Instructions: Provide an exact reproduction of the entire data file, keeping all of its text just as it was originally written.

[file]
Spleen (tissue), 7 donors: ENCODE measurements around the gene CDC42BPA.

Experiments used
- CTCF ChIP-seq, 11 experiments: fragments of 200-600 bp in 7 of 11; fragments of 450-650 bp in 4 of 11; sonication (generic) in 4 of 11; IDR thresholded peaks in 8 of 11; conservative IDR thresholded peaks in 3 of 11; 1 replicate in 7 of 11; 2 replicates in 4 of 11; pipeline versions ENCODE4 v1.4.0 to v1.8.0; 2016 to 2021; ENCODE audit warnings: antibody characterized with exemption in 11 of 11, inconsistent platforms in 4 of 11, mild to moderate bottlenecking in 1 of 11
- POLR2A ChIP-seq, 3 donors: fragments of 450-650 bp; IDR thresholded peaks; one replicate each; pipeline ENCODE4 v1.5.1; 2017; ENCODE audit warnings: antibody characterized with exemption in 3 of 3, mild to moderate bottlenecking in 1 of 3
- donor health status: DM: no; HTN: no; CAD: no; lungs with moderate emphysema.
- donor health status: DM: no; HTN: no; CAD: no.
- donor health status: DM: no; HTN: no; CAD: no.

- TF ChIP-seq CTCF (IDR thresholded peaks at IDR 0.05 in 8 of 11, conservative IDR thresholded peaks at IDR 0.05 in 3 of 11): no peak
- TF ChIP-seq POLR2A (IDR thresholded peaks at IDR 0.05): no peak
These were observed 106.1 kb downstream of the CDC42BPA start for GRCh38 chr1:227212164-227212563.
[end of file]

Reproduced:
Spleen (tissue), 7 donors: ENCODE measurements around the gene CDC42BPA.

Experiments used
- CTCF ChIP-seq, 11 experiments: fragments of 200-600 bp in 7 of 11; fragments of 450-650 bp in 4 of 11; sonication (generic) in 4 of 11; IDR thresholded peaks in 8 of 11; conservative IDR thresholded peaks in 3 of 11; 1 replicate in 7 of 11; 2 replicates in 4 of 11; pipeline versions ENCODE4 v1.4.0 to v1.8.0; 2016 to 2021; ENCODE audit warnings: antibody characterized with exemption in 11 of 11, inconsistent platforms in 4 of 11, mild to moderate bottlenecking in 1 of 11
- POLR2A ChIP-seq, 3 donors: fragments of 450-650 bp; IDR thresholded peaks; one replicate each; pipeline ENCODE4 v1.5.1; 2017; ENCODE audit warnings: antibody characterized with exemption in 3 of 3, mild to moderate bottlenecking in 1 of 3
- donor health status: DM: no; HTN: no; CAD: no; lungs with moderate emphysema.
- donor health status: DM: no; HTN: no; CAD: no.
- donor health status: DM: no; HTN: no; CAD: no.

- TF ChIP-seq CTCF (IDR thresholded peaks at IDR 0.05 in 8 of 11, conservative IDR thresholded peaks at IDR 0.05 in 3 of 11): no peak
- TF ChIP-seq POLR2A (IDR thresholded peaks at IDR 0.05): no peak
These were observed 106.1 kb downstream of the CDC42BPA start for GRCh38 chr1:227212164-227212563.